For builders and their approach to their trade, one thing is certain: Change is a constant. Becoming more commonplace are governmental adaptations to improving codes that align with international energy alliances and an overall push for a more sustainable building approach.
Cities like Denton, Texas, which had previously followed the International Energy Conservation Code from 2015, are amending local codes that run in tandem with the International Code Council’s 2021 guidelines. Area homebuilders and developers anticipate that larger cities like Dallas/Fort Worth will soon follow suit.
Fortunately, general contractors and homebuilders can ensure advance compliance by learning to build with the appropriate materials now to help them meet code, or by supplementing their go-to products with additional high-performance insulation solutions.
What’s Within the New Standards?
Specific changes most notably apply to the thermal envelope, which will be tested in accordance with codes such as ASTM E779, which uses fan pressurization to determine air leakage rate.
For builders, eliminating air leakage is critical for all types of construction, especially in atypically hot or cold climates. The more air permitted to enter or exit, the less thermally efficient the building is. In turn, greater reliance on HVAC is required.
Measured air leakage is given a specific restriction value—in this case, 0.30 cfm/ft2 of the testing unit enclosure area at a pressure differential of 0.2 inch water gauge (50 Pa). In multifamily spaces, each unit is considered an individual testing unit where the building’s air leakage is a weighted average. Identifying proper air barrier and insulation methods will be critical for builders as codes change throughout the country and tests become even more stringent. Integrated products that combine sheathing, control layers, and insulation in one make it even easier for builders to adapt.
One of the most considerable changes to codes such as those implemented in Denton are updates to insulation minimum R-values. In climate zone three, for instance, builders of wood frame structures must meet R-values of 19 or 13+3ci or 0+15ci. And in many other regions of the United States, these values jump to R-20.
For builders in these areas who are accustomed to using cavity insulation only, supplementing with more efficient continuous insulation solutions can help to maintain compliance with these codes.
To aid with compliance, some building supply companies have materials that are already helping builders exceed these codes, and even those that may be on the horizon. After all, preparations for the 2024 International Energy Conservation Code are already in the works.
Some of these companies offer solutions for these codes that are practical, easy to install, and still remain cost competitive. For example, a robust polyisocyanurate continuous insulation serves as a 4-in-1 weatherization system that is installed directly on the exterior, above-grade 2x4 wood-framed walls. It is, itself, an impressive insulating barrier, and comes in 1.70” R-10, 1.00” R-6, 0.92” R-5, and 0.50” R-3 configurations.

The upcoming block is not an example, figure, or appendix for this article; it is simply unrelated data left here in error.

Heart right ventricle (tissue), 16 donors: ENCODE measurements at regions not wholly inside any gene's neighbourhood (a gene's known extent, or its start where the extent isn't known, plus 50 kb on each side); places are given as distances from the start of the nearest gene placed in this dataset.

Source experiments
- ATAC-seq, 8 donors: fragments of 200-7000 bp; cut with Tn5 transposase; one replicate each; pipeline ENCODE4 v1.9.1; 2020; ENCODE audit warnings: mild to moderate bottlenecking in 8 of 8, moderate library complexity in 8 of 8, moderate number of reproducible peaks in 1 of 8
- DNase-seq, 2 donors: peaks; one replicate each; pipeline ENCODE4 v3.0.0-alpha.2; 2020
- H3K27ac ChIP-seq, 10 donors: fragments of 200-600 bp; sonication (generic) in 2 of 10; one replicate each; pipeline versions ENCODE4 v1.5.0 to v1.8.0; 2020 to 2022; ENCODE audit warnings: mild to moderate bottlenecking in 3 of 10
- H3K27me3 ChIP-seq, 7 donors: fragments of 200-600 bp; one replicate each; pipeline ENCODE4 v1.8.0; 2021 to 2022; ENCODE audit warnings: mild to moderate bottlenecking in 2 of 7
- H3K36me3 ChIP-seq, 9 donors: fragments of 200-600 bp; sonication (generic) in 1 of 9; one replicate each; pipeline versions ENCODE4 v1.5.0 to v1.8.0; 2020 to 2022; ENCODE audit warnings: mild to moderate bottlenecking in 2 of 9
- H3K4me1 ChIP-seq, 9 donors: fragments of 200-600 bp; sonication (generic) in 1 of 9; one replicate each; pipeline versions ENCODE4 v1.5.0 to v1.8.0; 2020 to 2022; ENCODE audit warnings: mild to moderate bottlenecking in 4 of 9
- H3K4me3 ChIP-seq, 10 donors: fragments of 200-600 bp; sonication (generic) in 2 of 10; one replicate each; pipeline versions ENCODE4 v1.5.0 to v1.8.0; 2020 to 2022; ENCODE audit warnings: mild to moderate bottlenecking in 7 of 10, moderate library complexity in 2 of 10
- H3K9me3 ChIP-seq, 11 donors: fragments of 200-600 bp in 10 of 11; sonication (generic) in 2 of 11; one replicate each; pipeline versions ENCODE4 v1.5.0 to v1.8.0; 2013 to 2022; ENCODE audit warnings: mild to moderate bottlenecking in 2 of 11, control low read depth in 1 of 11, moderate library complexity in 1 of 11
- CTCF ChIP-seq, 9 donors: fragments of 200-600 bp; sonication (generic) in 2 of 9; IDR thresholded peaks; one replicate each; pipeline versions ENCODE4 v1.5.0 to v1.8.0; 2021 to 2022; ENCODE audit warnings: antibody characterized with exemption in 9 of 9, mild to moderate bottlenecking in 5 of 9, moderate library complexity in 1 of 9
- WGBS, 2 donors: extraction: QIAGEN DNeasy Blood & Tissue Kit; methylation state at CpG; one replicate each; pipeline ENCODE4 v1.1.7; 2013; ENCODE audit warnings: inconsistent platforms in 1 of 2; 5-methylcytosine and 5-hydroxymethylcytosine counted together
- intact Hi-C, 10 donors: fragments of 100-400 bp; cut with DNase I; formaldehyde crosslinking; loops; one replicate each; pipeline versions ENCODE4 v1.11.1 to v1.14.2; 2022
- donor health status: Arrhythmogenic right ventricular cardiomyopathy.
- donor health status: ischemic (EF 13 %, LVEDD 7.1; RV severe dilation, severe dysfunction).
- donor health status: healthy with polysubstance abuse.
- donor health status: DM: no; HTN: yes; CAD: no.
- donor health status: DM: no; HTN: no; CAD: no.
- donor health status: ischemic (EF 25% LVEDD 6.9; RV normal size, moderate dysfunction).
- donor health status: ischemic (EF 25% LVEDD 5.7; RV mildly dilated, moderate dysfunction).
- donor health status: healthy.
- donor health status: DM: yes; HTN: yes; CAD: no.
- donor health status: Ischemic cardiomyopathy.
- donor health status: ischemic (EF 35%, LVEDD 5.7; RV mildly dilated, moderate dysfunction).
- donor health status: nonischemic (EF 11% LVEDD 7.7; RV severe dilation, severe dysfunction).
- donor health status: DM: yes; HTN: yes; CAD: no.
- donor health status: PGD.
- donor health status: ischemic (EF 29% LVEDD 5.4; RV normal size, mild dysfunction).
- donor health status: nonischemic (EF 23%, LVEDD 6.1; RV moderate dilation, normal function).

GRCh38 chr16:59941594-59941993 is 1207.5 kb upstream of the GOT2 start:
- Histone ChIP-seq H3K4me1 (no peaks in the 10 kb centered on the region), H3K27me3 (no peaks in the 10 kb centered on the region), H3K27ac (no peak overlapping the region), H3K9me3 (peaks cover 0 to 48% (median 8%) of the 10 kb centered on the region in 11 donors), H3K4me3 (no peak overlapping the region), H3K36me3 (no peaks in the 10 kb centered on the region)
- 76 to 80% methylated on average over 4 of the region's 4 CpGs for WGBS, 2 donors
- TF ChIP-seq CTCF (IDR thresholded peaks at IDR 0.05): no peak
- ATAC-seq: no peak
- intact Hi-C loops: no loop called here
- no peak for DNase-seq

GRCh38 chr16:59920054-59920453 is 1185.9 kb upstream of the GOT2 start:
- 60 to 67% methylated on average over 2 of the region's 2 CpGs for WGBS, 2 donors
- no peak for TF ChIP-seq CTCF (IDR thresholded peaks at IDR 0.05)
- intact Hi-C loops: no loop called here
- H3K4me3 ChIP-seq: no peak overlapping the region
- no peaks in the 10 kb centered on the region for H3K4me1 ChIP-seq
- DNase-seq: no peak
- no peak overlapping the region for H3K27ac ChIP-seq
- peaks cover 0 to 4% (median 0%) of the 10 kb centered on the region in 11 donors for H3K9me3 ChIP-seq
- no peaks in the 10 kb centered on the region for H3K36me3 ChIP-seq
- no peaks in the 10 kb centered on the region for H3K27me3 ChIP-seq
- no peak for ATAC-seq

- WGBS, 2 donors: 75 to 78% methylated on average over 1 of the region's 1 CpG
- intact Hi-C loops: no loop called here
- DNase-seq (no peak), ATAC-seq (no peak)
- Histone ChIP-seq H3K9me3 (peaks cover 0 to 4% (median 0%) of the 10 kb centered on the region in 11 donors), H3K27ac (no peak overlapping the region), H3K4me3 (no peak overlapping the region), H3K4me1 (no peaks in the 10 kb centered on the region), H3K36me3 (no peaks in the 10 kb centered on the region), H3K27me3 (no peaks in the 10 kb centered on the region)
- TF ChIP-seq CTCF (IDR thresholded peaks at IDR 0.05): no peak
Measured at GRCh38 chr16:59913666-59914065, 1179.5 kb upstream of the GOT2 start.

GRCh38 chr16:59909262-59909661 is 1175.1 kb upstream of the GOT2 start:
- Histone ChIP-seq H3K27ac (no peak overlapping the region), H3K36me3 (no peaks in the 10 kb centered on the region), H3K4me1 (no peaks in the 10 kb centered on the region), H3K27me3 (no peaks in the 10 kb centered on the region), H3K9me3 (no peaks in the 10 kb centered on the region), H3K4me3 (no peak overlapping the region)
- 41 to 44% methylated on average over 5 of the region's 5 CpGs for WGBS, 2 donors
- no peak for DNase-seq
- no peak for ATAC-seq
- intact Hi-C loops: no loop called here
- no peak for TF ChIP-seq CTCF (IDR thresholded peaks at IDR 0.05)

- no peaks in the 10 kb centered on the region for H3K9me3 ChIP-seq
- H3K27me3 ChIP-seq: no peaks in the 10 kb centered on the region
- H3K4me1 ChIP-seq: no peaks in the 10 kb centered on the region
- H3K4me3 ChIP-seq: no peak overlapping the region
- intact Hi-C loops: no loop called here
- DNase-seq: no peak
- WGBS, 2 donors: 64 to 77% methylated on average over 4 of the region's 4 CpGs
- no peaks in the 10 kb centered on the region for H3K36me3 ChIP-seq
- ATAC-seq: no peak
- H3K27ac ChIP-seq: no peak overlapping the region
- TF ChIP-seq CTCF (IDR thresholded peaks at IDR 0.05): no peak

When coupled with R-13 cavity insulation, the 1.70” R-10 OX-IS offers ample protection in the toughest climate zones, four through eight.
Rationale & Benefits
As part of the federal Inflation Reduction Act of 2022, the extension of the 45L tax credit also means that homeowners and developers can receive financial incentives for upping the energy efficiency of new residential construction.
Though they may be stringent, such code changes are designed with the evolving needs of homes and their occupants and pay more attention to overall health, well-being, and energy efficiency. In fact, municipalities like Denton specifically make mention in their amendment that the shift “is in the best interests of public health, safety and welfare.”
In addition, some cities are simultaneously ensuring adherence to these codes through separate health and building standards commissions.
Why the Switch is Worthwhile
Though code changes may elicit initial resistance from developers, general contractors, or builders, it is important to remember why they exist.
Thanks to better technology, more advanced installation techniques, and higher-quality engineered products, builders can ensure that occupants remain as comfortable as possible in their homes for generations. Measurements like R-values serve to help families grow happily and with less burden from increasing energy costs. In addition, strides being made to reduce energy consumption have environmental benefits, such as lower greenhouse gas emissions.
In the truest sense, the industry’s collective and individual adherence to upgraded building codes and global energy conservation is for the benefit of future generations. This is why it is important for cities around the world to contribute and do their part, just like Denton and many others have.